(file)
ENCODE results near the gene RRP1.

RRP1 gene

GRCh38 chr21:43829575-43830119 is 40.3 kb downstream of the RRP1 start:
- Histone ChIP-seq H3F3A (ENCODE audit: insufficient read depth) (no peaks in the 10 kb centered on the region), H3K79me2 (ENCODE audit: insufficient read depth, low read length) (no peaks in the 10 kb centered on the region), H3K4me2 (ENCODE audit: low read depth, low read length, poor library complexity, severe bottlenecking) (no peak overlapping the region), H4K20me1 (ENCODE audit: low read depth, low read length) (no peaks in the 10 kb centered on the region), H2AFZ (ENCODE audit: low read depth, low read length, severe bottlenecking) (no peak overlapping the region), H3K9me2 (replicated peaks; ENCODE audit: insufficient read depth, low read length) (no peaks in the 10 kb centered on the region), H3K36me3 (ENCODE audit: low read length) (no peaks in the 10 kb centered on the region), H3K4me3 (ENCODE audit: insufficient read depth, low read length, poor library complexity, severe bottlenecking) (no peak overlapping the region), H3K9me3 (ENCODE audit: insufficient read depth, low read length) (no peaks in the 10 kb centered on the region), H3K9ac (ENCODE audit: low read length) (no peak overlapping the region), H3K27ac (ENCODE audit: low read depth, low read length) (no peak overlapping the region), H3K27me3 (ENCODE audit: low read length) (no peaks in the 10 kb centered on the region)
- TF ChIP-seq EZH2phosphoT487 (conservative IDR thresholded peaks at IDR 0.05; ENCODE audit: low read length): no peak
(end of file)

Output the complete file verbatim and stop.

ENCODE results near the gene RRP1.

RRP1 gene

GRCh38 chr21:43829575-43830119 is 40.3 kb downstream of the RRP1 start:
- Histone ChIP-seq H3F3A (ENCODE audit: insufficient read depth) (no peaks in the 10 kb centered on the region), H3K79me2 (ENCODE audit: insufficient read depth, low read length) (no peaks in the 10 kb centered on the region), H3K4me2 (ENCODE audit: low read depth, low read length, poor library complexity, severe bottlenecking) (no peak overlapping the region), H4K20me1 (ENCODE audit: low read depth, low read length) (no peaks in the 10 kb centered on the region), H2AFZ (ENCODE audit: low read depth, low read length, severe bottlenecking) (no peak overlapping the region), H3K9me2 (replicated peaks; ENCODE audit: insufficient read depth, low read length) (no peaks in the 10 kb centered on the region), H3K36me3 (ENCODE audit: low read length) (no peaks in the 10 kb centered on the region), H3K4me3 (ENCODE audit: insufficient read depth, low read length, poor library complexity, severe bottlenecking) (no peak overlapping the region), H3K9me3 (ENCODE audit: insufficient read depth, low read length) (no peaks in the 10 kb centered on the region), H3K9ac (ENCODE audit: low read length) (no peak overlapping the region), H3K27ac (ENCODE audit: low read depth, low read length) (no peak overlapping the region), H3K27me3 (ENCODE audit: low read length) (no peaks in the 10 kb centered on the region)
- TF ChIP-seq EZH2phosphoT487 (conservative IDR thresholded peaks at IDR 0.05; ENCODE audit: low read length): no peak